The Philippine government and Muslim rebels on Sunday signed a crucial power sharing accord, paving the way for a final peace agreement aimed at ending a decades-long insurgency that has killed tens of thousands.
The power sharing annex had been considered highly contentious, with Moro Islamic Liberation Front rebels seeking greater authority over a proposed autonomous region in the south which will cover Muslim-dominated regions of this mainly-Catholic archipelago of 100 million.
The accord, signed by negotiators from the government and Moro representatives in Kuala Lumpur, is yet another step towards finally ending the bloody insurgency in the southern Philippines.
A joint statement said both sides had signed “the agreement on the delineation and sharing of power between the central government and the Bangsamoro (Filipino Muslim) Government” within the projected autonomous area.
The statement added that both parties were now “confident” that they could soon sign the last remaining annex on normalisation and complete the comprehensive peace agreement by January 2014.
“The signing of the Annex on Power Sharing ensures the achievement of a genuine and viable autonomy for the Bangsamoro,” Teresita Deles, the head of the government peace panel, said in a statement.
“It has been a very difficult round but we were able to overcome a lot of obstacles.”
President Benigno Aquino congratulated both parties on the annex, his spokesman Herminio Coloma said.
Copies of the agreement, released late Sunday, outline the powers that will be reserved by the national government, those that will held by the government of the autonomous area and those that will be shared by both.
The accord also sets the parameters of the “Bangsamoro assembly” that will govern the autonomous area while ensuring that tribal groups, Christian settlers and women are represented.
While foreign policy, defence, monetary policy, immigration and global trade will remain under the control of national government, the Bangsamoro government will have powers over agriculture, employment, urban development, public works and environmental protection, the agreement said.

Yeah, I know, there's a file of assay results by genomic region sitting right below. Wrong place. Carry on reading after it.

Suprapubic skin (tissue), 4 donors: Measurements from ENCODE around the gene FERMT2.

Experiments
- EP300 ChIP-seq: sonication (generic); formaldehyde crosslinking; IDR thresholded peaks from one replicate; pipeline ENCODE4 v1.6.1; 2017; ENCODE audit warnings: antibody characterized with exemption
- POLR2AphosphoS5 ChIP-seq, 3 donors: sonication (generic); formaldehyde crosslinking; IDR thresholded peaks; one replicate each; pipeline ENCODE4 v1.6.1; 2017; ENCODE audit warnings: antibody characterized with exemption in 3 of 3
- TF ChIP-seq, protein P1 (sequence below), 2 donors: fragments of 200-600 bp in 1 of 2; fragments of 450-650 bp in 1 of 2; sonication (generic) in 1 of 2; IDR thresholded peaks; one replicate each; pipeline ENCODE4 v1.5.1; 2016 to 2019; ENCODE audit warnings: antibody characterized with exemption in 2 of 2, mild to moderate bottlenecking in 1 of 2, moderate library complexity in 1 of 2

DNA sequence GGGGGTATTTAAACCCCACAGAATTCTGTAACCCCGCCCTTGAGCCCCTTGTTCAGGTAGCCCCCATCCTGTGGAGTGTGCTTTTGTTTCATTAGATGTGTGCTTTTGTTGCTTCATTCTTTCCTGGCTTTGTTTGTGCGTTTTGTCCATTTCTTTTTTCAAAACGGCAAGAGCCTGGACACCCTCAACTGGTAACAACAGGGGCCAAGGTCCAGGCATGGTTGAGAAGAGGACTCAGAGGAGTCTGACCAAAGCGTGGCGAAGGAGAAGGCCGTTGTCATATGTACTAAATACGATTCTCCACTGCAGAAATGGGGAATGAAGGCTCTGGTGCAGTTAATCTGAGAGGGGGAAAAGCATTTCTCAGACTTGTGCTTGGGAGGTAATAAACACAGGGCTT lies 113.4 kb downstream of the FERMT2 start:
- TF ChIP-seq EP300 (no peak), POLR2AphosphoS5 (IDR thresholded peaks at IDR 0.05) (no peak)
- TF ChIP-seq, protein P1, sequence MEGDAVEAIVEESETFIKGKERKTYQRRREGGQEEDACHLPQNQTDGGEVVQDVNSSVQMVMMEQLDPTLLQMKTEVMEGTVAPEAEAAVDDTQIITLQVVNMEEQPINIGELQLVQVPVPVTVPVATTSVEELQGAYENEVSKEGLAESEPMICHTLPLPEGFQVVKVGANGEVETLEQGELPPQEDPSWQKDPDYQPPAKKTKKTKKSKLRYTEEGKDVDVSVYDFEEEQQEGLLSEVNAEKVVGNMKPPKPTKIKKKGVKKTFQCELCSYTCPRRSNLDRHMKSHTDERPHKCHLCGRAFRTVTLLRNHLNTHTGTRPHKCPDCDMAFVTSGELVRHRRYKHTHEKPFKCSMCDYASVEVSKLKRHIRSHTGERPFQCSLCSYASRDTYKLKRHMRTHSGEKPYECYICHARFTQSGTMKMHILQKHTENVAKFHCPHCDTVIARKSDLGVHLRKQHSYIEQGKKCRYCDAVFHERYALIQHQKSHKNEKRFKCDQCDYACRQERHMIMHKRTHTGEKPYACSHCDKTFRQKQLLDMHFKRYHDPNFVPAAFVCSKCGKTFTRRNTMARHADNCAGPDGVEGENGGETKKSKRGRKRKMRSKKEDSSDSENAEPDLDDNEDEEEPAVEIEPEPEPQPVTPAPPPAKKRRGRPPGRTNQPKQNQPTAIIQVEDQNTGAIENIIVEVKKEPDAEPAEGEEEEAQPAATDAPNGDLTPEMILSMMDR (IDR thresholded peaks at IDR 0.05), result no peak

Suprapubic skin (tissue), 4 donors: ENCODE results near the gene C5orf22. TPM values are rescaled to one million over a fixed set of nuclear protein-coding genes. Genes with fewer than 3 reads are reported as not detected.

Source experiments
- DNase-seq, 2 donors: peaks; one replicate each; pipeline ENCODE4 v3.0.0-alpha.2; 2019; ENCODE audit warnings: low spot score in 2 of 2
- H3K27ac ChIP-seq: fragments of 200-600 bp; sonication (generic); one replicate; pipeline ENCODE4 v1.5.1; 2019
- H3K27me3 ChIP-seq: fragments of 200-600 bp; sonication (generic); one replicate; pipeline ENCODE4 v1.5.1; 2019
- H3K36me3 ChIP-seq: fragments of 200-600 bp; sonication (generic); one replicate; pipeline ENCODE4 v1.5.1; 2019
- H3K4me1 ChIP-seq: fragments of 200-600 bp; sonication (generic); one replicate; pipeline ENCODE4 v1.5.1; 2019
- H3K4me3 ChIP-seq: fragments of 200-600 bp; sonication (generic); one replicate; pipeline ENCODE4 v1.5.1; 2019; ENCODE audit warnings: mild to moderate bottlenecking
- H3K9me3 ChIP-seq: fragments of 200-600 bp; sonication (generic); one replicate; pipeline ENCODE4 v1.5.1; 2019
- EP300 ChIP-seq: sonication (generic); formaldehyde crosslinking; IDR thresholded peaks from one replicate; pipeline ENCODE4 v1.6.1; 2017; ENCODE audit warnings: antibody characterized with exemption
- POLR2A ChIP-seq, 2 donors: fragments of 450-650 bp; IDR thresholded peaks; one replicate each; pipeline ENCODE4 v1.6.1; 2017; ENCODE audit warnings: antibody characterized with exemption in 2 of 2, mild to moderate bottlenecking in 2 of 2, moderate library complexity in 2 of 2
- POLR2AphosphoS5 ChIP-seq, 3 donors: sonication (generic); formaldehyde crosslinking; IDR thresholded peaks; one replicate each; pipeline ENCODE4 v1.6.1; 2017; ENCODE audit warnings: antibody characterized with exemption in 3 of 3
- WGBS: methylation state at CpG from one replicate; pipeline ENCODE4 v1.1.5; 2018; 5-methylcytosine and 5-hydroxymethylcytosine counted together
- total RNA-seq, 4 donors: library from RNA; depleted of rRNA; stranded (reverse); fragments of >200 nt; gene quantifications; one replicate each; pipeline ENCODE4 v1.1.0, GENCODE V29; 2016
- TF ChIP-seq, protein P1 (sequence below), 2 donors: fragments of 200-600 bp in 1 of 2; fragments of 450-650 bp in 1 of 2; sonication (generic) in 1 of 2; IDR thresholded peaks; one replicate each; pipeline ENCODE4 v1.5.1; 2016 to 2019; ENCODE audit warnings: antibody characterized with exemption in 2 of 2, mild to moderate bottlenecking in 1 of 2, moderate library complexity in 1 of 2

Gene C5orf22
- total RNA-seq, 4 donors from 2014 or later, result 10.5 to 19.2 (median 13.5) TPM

In an interview with ABS-CBN television, Deles described the move to power-sharing as “the heart of the entire peace accord.”
The two sides in October last year had signed an initial pact on ending the conflict that has claimed an estimated 150,000 lives, in preparation for a final agreement.
Under the plan, the 12,000-strong Moro would give up its quest for an independent homeland in the southern island of Mindanao in return for significant power and wealth-sharing in a new autonomous region there.
The newly-signed power sharing annex had been one of four preliminary accords that had to be completed before a final peace deal could be signed.
Two other annexes on transitional arrangements and sharing of revenues had already been signed earlier this year while a fourth annex, on normalisation, including the possible disarming of Moro guerrillas, is still being discussed.
The normalisation annex may also prove difficult as the rebels will likely be reluctant to lay down their arms.
Moro negotiator Mohagher Iqbal was quoted by ABS-CBN as saying that the next round of talks would also be difficult and that both sides should not be complacent.
Even after the treaty is signed, the Philippine parliament would still need to pass a “basic law” for the Muslim self-rule area, and people in the planned autonomous region would need to ratify it via a regional plebiscite.
However President Aquino in October had expressed confidence that the insurgency could be settled before he steps down in 2016.
Completing the agreement during Aquino’s term is considered vital as there is no guarantee his successor would have the political strength or enthusiasm to push ahead with the peace process.
Muslim rebels have been fighting since the 1970s for an autonomous or independent homeland in the southern Philippines in a conflict that has left the resource-rich region mired in poverty and instability.
Other Muslim armed groups have violently opposed the Moro’s moves towards peace.
Followers of Nur Misuari, founder of the older Moro National Liberation Front (MNLF), from which the Moro sprang, besieged the southern Philippine city of Zamboanga in September, sparking three weeks of fighting which left over 200 people dead.
Misuari allegedly ordered the assault, fearing a peace accord with the Moro would leave him sidelined.
The Bangsamoro Islamic Freedom Fighters, a guerilla group that splintered from the Moro, has also tried to derail the peace process, launching bloody attacks against government forces in the south.